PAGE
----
There has been an increased focus on endometriosis from the medical community lately, and while I’m happy to see the effort to help women with this disorder, it’s time to be really real about something. Endometriosis is a struggle that women do not get credit for dealing with, most times with a smile on our face while busting our asses running companies, busting our asses running our households, and dealing with all the other drama that can get thrown our way in the blink of an eye.
I’ve dealt with endometriosis most of my adult life, and it started around the time I was 16, about four years into my period. I’m not one to brag, but my pain threshold is pretty high. I only know this because a few medical professionals have pointed this out to me during procedures. And even with a high pain threshold, endometriosis is completely crippling. I have found it to be worse as I have gotten older; terrible when I’m under stress; and almost intolerable if I’m not on any sort of birth control.
In the past, there were days that getting out of bed was a chore, especially if I was going anywhere else besides a hot shower. There were times that I would be in so much pain, focusing while driving was almost impossible. And there were times I would bleed . . . everywhere.
But now, I seem to have found the key to keeping things under control — at least for my body, anyway. Here are a few ways I manage my endometriosis.
I Found the Right Birth Control
Do not be fooled — all birth control is not created equal, but it does help ease symptoms. I tried several different variations of the pill (my preferred form) and dealt with some pretty horrible side effects while my doctor and I tried to get this right. Just like dating, it took awhile, but I finally found the one. It’s the one I feel no side effects on. The one I feel the most myself on. And, when the pharmacy gave me a generic because it cost less money than the name brand (I pay $105 a month for these pills — and yes, I have health insurance), I knew something wasn’t right in the first two days. Turns out, the fillers in generic variations aren’t the same, which caused me to feel off. Find the method that works for you, and stick to it as long as you can.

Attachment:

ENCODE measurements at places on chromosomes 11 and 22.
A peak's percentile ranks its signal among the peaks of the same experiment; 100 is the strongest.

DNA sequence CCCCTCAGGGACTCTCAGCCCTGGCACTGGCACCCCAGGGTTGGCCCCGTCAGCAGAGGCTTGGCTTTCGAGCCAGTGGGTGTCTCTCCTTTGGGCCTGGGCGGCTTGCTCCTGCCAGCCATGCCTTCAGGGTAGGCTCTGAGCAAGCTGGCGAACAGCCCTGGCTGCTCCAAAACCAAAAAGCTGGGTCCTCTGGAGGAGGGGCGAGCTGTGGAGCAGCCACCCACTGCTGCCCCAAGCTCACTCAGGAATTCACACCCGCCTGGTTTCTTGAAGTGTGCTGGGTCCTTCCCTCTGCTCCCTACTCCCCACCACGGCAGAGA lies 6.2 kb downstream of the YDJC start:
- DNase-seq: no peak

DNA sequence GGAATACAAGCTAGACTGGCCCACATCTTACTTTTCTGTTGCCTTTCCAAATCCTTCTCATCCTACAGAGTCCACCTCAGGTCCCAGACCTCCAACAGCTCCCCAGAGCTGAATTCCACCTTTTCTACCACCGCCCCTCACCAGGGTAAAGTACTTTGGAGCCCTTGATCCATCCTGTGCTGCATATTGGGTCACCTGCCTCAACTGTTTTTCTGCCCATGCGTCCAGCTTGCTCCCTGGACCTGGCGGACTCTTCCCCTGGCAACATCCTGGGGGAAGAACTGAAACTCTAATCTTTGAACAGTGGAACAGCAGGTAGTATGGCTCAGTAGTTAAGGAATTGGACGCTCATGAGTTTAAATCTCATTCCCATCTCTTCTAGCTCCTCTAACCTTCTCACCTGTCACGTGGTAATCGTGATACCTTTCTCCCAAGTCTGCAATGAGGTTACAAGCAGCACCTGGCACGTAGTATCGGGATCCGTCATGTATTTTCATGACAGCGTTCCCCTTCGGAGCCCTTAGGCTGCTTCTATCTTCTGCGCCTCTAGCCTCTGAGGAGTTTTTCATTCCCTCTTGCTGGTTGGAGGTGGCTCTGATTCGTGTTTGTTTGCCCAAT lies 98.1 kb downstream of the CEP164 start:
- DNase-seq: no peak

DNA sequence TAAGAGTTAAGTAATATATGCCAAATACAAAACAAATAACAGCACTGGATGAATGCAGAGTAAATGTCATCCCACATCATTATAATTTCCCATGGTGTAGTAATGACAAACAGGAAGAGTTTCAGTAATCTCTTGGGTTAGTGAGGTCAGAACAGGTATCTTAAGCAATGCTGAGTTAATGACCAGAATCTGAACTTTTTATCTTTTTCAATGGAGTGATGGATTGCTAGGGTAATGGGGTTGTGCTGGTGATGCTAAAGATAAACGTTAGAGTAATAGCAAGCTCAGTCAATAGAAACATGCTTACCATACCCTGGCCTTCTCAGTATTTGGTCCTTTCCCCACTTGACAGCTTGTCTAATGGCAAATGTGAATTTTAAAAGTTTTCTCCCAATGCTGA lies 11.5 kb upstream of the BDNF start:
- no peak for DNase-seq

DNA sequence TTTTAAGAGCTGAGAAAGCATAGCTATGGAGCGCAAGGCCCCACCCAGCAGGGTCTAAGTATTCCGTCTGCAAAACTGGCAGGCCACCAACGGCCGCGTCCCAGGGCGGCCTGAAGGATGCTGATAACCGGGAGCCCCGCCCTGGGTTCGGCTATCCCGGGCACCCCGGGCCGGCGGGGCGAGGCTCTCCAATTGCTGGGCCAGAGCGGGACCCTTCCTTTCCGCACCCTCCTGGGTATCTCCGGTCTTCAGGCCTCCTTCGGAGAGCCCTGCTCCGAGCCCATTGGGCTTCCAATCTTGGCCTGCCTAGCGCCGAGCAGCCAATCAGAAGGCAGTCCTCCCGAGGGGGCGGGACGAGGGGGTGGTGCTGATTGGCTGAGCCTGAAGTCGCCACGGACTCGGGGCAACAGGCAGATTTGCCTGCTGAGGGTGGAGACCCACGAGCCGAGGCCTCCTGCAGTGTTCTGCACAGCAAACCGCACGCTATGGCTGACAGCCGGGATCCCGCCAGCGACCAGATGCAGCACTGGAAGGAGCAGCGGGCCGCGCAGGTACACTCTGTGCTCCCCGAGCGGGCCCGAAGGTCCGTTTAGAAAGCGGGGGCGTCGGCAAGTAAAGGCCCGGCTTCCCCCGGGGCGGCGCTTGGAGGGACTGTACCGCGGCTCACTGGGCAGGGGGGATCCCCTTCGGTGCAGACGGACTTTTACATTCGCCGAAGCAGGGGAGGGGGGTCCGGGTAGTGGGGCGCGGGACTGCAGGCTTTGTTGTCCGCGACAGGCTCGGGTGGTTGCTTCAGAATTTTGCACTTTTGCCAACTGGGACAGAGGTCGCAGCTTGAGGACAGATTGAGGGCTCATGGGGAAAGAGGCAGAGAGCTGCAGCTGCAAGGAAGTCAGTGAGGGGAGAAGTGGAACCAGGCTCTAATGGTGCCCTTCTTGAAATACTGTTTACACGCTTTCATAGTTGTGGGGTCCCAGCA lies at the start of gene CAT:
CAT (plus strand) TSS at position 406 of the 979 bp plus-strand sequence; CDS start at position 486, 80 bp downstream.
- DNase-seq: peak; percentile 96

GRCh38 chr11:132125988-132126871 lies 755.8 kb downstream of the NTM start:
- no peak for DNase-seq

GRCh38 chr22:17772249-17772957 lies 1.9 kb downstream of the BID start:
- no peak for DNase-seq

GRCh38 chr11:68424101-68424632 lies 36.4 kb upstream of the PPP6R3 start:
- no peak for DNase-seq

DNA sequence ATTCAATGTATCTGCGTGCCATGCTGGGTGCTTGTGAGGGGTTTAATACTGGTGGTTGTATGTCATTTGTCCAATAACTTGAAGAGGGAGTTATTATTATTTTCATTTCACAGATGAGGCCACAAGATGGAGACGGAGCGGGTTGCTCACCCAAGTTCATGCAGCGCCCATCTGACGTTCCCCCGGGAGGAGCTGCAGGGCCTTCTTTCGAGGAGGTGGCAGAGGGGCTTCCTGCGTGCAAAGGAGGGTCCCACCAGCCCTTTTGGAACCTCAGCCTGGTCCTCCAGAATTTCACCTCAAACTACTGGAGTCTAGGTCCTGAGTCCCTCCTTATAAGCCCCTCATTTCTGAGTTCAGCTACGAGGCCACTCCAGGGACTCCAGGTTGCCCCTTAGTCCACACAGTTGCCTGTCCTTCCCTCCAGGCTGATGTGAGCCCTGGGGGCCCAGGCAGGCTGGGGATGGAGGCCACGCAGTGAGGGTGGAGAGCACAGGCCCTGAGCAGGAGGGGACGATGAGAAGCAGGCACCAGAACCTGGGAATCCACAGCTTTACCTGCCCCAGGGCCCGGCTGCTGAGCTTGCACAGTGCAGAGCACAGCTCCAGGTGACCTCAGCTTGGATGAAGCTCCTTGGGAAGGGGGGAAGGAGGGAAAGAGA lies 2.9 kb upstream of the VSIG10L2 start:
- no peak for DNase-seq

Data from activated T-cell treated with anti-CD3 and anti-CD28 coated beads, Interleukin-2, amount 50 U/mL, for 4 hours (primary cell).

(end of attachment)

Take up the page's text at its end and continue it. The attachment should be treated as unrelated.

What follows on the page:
I Listen to My Body
For a long time, I didn’t pay attention to my body because I didn’t know how. Now, as I have gotten older, I am more in tune to my physical needs. I often know when something is going on or when there is extra tissue because I can feel it. Sometimes I sneeze, and it feels like something pops. Or when I get up, sometimes I feel a pull. (I have ovarian cysts too, ode to joy, so I really have learned the difference!) And when I feel these things, I know to pay closer attention to what’s going on. I take it a bit — I said a bit — easier on my workouts. I try to rest more when I feel something brewing so that I don’t get so run-down and hurt myself. And, I drink more water and less alcohol. I’m not sure what that does, but it helps.
I Changed My Diet
This is new for me, but after a few rounds of the food elimination diet Whole30, I realised that my diet definitely had an effect on my symptoms. Adding more vegetables and water while taking in less sugar and dairy not only allowed me to drop a few pounds (OK, OK, 36!), but it really makes a difference in managing pain. I’m not saying this will work for everyone, but it doesn’t hurt to try an elimination diet, and add things back in to see what your body responds to the best. I used to seriously eat ice cream all period long, and now I find that sweet potatoes can ease what I’m feeling.
I’m Always Prepared
They aren’t always comfortable, but I have resolved myself to wearing the most ridiculous pads ever in the history of pads during my period because sometimes it’s like a crime scene. You can say TMI all you want but you know it’s true. Ultra-mega-superabsorbent pads are not sexy but have saved so many pairs of decently cute panties that they deserve some credit. I have them everywhere — in my desk, in my glove compartment, in my purse, and in my bathroom cabinet.
I also carry Advil and a Chocolate Sea Salt RXBAR (say what you want about cravings, they are real) with me at all times. Because even though the symptoms aren’t as bad as they could be without birth control, they’re still bad, and I have deadlines.
I Learned to Make Sex Work For Me
One of the symptoms of endometriosis is pelvic pain, which is worse when you’re getting down and dirty. When I was married, I could just look at my husband and he would be like, “Oh, you hurt. No worries then.” But now I’m dating again, and things are different. For example, with my last boyfriend, date night — and the sex that came with it — was whenever we could steal one. I never knew if I would be in pain or not, but I also wanted to jump his bones from the minute we kissed hello. See what the problem was there? Yeah, so did I. So, since I’ve been dating, I have paid closer attention to what positions work when I’m not at my best self, and I either ask for them or take charge and get there myself.
I also have paid closer attention to the, um, fit of my partners. Because, to be honest, if it’s going to hurt every time, it’s not going to work for me no matter how big your portfolio is. I mean, no matter how nice you are.